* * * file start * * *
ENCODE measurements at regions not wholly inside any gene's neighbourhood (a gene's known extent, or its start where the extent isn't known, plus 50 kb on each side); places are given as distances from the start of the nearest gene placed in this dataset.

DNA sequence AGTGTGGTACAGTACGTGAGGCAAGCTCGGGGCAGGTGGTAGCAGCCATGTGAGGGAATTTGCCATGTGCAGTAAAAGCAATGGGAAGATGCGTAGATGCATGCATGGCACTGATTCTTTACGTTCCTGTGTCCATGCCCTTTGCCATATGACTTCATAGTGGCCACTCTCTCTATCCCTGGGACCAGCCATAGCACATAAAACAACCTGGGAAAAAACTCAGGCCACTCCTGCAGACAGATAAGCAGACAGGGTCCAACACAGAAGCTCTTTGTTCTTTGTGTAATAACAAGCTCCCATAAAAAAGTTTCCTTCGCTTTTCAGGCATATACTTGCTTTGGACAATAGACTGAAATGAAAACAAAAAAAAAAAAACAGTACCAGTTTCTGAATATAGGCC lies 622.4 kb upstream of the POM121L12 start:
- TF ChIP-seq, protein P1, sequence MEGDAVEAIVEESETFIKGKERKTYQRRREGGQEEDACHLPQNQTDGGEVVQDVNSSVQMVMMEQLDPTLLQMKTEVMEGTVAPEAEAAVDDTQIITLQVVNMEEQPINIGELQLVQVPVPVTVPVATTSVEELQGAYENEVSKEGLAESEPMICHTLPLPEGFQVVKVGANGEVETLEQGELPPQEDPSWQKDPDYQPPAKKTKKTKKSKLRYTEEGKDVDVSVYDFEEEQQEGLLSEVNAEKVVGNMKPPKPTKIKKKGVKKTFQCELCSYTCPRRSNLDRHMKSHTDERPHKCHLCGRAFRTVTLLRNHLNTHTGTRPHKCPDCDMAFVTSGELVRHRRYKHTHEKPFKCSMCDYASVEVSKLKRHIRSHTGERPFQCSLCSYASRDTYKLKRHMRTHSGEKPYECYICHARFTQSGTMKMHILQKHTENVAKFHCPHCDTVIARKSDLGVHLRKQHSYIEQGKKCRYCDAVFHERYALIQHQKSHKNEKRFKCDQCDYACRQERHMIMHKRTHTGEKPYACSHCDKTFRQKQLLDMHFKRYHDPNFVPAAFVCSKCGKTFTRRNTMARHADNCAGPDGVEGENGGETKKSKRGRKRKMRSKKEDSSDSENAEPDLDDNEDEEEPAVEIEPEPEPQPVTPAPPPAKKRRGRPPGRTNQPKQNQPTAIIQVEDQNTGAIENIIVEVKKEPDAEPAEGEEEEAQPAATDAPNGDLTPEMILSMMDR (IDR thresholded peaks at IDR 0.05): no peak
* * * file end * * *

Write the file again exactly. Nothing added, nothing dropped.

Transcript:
ENCODE measurements at regions not wholly inside any gene's neighbourhood (a gene's known extent, or its start where the extent isn't known, plus 50 kb on each side); places are given as distances from the start of the nearest gene placed in this dataset.

DNA sequence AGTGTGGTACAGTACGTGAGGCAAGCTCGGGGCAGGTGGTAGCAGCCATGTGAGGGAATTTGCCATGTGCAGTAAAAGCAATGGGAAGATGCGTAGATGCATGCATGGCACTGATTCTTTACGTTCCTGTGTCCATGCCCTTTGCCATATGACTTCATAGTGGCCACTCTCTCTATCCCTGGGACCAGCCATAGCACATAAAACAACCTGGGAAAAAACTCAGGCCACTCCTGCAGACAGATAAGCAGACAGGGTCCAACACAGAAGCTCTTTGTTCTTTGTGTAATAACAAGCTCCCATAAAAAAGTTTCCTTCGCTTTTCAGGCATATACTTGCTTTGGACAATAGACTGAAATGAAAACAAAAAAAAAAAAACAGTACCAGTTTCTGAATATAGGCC lies 622.4 kb upstream of the POM121L12 start:
- TF ChIP-seq, protein P1, sequence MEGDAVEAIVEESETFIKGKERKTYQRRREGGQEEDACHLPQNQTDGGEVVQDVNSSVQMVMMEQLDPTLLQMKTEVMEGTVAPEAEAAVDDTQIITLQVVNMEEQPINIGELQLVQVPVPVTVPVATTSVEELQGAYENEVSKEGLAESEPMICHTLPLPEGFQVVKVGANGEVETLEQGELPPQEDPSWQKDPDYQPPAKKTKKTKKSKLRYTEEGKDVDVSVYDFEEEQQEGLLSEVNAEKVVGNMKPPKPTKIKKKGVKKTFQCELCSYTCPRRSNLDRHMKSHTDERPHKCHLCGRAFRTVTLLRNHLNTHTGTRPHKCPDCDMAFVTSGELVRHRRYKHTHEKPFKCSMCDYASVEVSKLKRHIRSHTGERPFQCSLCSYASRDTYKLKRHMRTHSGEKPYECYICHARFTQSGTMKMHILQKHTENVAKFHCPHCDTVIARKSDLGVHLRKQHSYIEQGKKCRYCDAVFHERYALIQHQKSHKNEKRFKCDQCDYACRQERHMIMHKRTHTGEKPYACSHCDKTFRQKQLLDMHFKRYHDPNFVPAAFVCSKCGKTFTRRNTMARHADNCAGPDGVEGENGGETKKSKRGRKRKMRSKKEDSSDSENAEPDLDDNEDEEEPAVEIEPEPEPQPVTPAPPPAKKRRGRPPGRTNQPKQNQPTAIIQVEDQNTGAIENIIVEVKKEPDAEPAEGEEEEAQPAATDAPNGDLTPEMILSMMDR (IDR thresholded peaks at IDR 0.05): no peak